By Mark Krantz
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The Borgias

This article is over 10 years, 11 months old
Issue 361

Watch The Borgias and you will be entertained by a gripping, sumptuous drama telling the story of Rodrigo Borgia, a man who schemed, bribed and poisoned his way to become Pope Alexander VI. This nine-part series follows the rise of the despotic Borgia family as they struggle to maintain their grip on power.

Actor Jeremy Irons is so convincing as Rodrigo that he makes God’s envoy on earth appear “human” despite the inhumane methods he uses. Murder, intrigue, treachery and sex make this so much more than a stilted costume drama – although the costumes are stunning.

The Borgia pope ditches his courtesan “wife”, who bore him five children, telling her, “My dear as pope I cannot be seen to have a whore as a wife.” He then goes on to install a new, even more beautiful mistress in the Vatican.

“I accuse you of…simony!” crows a rival cardinal, Orsini, at the new pope. With no more than a raised eyebrow Rodrigo replies, “Oh yes … simony,” dismissing criticism of the practice of accepting payment from those who have “sinned” so that they will be pardoned and therefore find a place in heaven.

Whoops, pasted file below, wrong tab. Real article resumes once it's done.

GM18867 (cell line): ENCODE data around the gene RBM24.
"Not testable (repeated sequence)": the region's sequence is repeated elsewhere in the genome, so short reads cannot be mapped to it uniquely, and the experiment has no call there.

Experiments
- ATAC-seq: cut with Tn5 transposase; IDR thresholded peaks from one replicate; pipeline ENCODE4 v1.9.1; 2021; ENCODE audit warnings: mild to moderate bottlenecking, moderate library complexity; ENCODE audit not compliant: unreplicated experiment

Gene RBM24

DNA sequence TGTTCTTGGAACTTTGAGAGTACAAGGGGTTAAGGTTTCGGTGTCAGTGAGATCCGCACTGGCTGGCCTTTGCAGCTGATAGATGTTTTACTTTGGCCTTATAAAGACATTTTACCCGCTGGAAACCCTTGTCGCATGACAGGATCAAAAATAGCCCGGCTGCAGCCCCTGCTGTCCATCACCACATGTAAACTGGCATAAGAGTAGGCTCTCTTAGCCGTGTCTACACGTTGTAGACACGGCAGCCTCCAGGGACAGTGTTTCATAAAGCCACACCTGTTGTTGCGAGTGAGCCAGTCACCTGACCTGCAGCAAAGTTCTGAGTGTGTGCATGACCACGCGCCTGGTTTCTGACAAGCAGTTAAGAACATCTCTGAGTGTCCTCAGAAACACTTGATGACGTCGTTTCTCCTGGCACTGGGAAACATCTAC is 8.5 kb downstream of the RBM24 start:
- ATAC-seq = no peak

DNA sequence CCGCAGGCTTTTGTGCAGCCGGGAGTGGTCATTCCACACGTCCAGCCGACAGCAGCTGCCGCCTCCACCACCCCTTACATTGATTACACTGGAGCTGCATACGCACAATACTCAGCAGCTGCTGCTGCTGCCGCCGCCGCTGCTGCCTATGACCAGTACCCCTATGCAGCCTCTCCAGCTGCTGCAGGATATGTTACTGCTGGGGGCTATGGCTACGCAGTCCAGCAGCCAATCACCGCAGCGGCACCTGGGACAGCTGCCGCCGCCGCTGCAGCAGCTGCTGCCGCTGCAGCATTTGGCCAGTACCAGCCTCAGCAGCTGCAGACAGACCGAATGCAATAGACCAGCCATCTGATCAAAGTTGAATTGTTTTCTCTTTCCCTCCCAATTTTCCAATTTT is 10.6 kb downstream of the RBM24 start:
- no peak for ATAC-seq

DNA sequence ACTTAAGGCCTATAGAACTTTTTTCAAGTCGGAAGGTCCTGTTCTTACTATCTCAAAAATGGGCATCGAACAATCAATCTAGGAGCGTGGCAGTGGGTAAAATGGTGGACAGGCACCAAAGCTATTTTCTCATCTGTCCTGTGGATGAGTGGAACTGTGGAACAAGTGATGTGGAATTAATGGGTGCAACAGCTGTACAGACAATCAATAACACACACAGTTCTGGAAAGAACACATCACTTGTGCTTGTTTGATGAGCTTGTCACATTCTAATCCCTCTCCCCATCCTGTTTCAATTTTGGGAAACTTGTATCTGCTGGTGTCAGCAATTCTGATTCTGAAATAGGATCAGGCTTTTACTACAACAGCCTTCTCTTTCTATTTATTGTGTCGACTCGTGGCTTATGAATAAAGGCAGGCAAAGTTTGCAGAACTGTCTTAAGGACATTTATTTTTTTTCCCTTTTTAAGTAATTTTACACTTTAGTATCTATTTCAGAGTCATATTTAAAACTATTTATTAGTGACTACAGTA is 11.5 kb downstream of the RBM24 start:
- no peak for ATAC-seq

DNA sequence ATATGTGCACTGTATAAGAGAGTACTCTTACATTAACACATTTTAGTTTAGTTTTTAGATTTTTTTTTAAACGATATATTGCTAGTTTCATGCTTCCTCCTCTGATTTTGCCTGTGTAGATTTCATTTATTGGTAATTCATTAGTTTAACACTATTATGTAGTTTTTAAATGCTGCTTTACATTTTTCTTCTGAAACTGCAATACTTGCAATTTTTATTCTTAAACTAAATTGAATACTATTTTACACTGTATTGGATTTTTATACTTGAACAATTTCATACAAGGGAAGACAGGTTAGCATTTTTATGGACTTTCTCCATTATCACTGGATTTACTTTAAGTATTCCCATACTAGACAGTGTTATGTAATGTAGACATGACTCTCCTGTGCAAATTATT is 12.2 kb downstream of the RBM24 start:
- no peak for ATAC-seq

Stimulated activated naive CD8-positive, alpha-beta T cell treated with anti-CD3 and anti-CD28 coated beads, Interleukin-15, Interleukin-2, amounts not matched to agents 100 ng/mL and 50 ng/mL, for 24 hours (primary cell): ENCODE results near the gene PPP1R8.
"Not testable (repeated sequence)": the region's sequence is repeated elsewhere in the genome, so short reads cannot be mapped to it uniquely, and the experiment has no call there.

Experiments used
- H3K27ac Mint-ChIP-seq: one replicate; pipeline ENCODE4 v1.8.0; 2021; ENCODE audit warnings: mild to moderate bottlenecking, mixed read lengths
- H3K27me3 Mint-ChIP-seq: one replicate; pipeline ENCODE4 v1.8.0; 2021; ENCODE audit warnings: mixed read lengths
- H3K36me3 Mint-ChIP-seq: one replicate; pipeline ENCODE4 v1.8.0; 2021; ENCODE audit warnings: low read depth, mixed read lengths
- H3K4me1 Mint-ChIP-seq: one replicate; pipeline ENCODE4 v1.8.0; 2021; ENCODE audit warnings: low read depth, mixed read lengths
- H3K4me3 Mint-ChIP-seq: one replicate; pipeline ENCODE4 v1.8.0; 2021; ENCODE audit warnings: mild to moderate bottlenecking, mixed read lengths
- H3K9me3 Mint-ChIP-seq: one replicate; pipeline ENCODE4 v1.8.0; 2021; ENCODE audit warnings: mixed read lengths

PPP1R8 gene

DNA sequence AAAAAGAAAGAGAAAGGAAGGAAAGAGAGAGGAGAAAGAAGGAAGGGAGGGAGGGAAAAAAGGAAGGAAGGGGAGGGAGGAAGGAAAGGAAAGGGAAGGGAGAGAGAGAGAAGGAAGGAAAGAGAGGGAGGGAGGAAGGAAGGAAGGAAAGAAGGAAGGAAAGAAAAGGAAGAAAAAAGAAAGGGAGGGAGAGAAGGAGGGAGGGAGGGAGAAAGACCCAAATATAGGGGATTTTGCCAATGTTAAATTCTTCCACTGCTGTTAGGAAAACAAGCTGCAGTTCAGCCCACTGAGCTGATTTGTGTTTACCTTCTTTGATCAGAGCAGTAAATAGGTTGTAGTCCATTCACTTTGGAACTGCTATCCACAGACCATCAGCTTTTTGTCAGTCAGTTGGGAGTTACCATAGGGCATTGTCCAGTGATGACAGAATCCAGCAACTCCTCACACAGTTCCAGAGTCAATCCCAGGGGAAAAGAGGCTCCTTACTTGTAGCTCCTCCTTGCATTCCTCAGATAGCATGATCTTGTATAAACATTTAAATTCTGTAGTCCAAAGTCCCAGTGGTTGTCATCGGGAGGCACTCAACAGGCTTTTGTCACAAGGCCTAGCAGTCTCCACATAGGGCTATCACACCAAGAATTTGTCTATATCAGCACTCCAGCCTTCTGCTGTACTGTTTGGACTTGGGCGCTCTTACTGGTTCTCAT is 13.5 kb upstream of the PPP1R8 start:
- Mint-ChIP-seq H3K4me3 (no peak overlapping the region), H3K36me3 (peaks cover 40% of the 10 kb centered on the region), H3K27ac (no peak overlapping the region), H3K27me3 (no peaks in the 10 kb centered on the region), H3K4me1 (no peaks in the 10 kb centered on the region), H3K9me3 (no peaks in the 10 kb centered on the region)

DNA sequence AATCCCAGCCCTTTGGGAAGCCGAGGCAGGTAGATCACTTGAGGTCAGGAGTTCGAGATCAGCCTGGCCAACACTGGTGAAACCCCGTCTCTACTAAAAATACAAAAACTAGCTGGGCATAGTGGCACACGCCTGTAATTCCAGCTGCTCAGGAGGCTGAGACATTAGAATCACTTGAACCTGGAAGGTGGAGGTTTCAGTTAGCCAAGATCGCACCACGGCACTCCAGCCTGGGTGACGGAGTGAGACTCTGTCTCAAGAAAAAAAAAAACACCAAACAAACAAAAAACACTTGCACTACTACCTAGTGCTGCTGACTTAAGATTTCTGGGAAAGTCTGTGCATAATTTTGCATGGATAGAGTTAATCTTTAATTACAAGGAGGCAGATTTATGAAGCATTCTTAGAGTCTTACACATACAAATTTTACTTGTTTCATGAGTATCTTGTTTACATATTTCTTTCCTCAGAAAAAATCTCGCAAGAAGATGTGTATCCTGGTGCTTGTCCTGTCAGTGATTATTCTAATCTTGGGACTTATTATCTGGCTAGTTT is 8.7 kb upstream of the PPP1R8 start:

When Mario Puzo wrote The Godfather he based the character of Don Corleone on Rodrigo Borgia. Neil Jordan, who made The Crying Game and Mona Lisa, has written and directed The Borgias. The series has been a massive hit in the US and Canada. A second series is being made, in which the pope’s daughter Lucrezia Borgia, who is married off at 14 to a brute in an attempt to consolidate Papal power, plays a more central role.

In medieval Europe the Catholic Church ruled from the Papal State of Rome. Its wealth was based on tributes and taxes paid by landowners and a mosaic of local rulers who exploited the peasantry. Alliances and agreements were crucial to papal rule, as the Papal State had only a small army of swordsmen.

When the French king marches on Rome, his new weapon, the cannon, blasts through fortified castle walls. In the final episode we find out whether the papal ruler can survive through religious legitimacy alone.

Not to be missed, even if you have to wait for the DVD.

The Borgias is being played on Sky Atlantic

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